A Microeconomic Approach to Sustainable Development
For Maulik Jagnani AG12, teaching at The Fletcher School is a homecoming.
Jagnani, assistant professor of environmental economics, earned his master’s degree in economics at Tufts University. His studies in Medford proved foundational in developing his methodological philosophy, showing him the potential of the empirical microeconomist.
“The program opened my eyes to what an economist can do,” said Jagnani. He learned how such economists could answer important policy questions with clarity, ensuring that the assumptions behind their conclusions remained transparent and discernible. Today, he applies this empirical toolkit to delve deeply into sustainable development challenges faced by lower-income countries.
Jagnani’s research intersects environmental sustainability, human capital development, and poverty alleviation. His interest in these topics can be attributed not only to his “home bias” but also to his pivotal experiences as a research associate (RA) on a field experiment that evaluated a weather insurance product for small and marginal farmers in India.
“Being from India, a developing country marked by its young population and immense environmental challenges, I've always felt a strong resonance with many global sustainable development issues.”
“However, it was the two years I spent as an RA before starting my PhD that shaped my topical focus,” he added. “The hands-on experience of applying the empirical toolkit in the field to answer questions that really matter was quite satisfying.”
Environmental Adaptation in Lower-Income Countries
Today, one area of his work delves into how households in lower-income countries anticipate and adapt to extreme environmental health conditions, such as heat, air pollution, and floods.
“With extreme weather events widely projected to grow in the years ahead due to climate change, and extremely poor air quality increasingly common in developing countries, it is crucial to know if and how well disadvantaged communities can adapt to these environmental stressors,” said Jagnani. “My research examines the extent of private adaptation and tests interventions that may encourage protective behavior and defensive investments.”
In an ongoing project, Maulik is collaborating with Google’s Flood Forecasting Initiative to experimentally evaluate a cutting-edge flood forecasting and alerting system in the Ganges-Brahmaputra River basin, which plays a central role in South Asia’s vulnerability to flood disasters.
“We anticipate research insights on how to disseminate time-sensitive forecasts that encourage high-cost avoidance behavior in response to unsafe environmental health conditions,” said Jagnani.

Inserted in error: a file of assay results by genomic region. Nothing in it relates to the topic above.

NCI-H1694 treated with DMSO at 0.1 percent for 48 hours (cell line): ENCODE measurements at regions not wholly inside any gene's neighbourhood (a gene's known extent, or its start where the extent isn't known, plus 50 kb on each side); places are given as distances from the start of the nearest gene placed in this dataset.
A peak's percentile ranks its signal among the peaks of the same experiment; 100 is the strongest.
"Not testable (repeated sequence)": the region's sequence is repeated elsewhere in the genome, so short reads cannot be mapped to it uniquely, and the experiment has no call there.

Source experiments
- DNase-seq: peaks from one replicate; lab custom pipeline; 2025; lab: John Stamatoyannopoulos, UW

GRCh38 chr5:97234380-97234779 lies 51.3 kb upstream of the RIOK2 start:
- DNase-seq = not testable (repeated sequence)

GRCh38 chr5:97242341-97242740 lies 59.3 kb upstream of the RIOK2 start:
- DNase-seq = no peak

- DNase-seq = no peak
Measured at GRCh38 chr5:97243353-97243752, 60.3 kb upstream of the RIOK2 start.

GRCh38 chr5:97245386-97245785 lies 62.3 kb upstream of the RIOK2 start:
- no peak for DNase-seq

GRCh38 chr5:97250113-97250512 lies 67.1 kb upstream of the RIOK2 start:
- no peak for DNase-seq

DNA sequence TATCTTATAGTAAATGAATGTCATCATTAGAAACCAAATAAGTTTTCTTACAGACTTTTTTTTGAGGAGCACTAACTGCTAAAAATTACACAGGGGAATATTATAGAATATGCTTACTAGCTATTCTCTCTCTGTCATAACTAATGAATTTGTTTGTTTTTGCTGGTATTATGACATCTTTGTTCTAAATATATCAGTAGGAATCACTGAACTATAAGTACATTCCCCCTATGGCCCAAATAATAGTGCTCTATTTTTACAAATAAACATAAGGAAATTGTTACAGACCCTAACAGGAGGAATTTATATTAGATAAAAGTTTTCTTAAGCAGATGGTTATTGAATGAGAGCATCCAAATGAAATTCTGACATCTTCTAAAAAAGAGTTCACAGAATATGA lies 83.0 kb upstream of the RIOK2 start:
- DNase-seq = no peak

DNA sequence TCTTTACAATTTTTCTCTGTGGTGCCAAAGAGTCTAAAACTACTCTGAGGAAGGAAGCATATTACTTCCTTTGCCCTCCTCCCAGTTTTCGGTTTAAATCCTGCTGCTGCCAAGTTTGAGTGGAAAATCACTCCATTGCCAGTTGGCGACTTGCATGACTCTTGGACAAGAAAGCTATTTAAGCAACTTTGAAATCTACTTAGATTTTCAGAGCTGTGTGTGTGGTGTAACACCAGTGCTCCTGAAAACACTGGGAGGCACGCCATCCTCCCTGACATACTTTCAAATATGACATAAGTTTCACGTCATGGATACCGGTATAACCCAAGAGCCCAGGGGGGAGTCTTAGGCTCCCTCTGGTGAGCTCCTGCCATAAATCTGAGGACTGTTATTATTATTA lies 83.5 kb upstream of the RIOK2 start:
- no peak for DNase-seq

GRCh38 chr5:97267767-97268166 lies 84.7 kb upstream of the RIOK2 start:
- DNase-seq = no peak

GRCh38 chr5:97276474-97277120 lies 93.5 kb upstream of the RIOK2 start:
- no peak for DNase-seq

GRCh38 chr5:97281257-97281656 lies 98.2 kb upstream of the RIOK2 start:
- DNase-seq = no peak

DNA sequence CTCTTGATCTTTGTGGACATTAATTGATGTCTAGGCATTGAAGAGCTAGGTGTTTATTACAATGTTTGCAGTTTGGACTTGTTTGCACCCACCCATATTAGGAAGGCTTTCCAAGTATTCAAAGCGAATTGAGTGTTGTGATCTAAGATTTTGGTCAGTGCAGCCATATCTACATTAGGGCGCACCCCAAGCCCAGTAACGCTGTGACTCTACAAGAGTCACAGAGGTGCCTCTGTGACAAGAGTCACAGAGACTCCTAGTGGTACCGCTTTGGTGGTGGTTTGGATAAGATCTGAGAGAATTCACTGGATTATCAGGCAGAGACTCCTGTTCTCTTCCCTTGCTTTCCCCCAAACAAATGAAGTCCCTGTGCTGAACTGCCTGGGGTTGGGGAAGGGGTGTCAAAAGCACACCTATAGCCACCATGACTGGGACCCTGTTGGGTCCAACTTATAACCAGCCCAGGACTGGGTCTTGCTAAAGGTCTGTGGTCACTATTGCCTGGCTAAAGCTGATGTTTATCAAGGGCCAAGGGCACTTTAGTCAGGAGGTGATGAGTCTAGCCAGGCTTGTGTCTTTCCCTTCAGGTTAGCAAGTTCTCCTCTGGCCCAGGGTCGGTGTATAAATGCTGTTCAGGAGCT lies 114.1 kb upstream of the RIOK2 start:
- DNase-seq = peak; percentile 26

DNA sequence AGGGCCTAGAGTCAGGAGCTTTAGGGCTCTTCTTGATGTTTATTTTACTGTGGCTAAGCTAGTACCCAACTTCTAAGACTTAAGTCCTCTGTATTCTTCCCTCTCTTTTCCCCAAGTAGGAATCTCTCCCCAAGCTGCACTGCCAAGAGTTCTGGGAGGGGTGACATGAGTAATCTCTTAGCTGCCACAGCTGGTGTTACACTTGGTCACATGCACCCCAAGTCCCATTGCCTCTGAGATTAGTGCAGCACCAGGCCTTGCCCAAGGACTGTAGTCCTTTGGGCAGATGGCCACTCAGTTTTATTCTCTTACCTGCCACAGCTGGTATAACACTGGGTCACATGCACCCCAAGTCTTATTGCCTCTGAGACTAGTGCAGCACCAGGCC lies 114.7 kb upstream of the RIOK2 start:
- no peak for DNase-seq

In a similar vein, he is conducting a field experiment with randomized allocation of air purifiers in small-scale textile firms in Bangladesh to estimate the effect of air pollution on worker productivity as well as firms’ willingness to pay for defensive investments that help reduce workers’ exposure to air pollution.
“Absent significant changes in regulatory enforcement, understanding the effect of—and the willingness to pay for––such defensive investments in workplaces as well as in residential settings is paramount.”
Economic and Environmental Stressors, and Human Development
In another related area of research, Jagnani explores the consequences of poor environmental and economic conditions on human capital formation, such as education, health, and productivity.
“Human capital accumulation is an important channel through which people in low-income countries can escape poverty. However, the lives of many in low-income countries are also associated with difficult environmental and economic conditions that may directly or indirectly impede human capital production,” said Jagnani.
“For example, we recently completed a field experiment in Bangladesh to examine how heat affects team-based production relative to individual production in a high-skilled task. This relationship is of particular interest for low-income countries since team-based high skilled jobs are increasingly being undertaken in the global south, and because adoption of defensive technologies like air conditioners is extremely low in these contexts.”
Jagnani also has a keen interest in studying the causes and consequences of poor sleep in lower-income countries. “Sleep is an important input for attention, memory, and health. However, the poor invest less in sleep than those with more money,” said Jagnani.
In a working paper, he shows that this is not for lack of trying but because of poor sleep quality: financial concerns associated with poor economic conditions impede both sleep onset and sleep continuity, as well as performance on cognitive measures sensitive to sleep deprivation like memory and attention.
This fall, Jagnani will bring his insight and expertise to his course on microeconomics.
“Microeconomics provides tools to understand human behavior in real life by analyzing the decisions we make in various situations, including those that may seem non-economic at first glance,” he said.
“How do farmers in lower-income areas decide between using traditional farming methods or adopting new technologies that could increase yield but also carry risks? Or how do firms decide on the amount to invest in green technology versus pollution control equipment? Insights from microeconomics are crucial for designing effective policies and interventions that can lead to better outcomes for everyone involved.”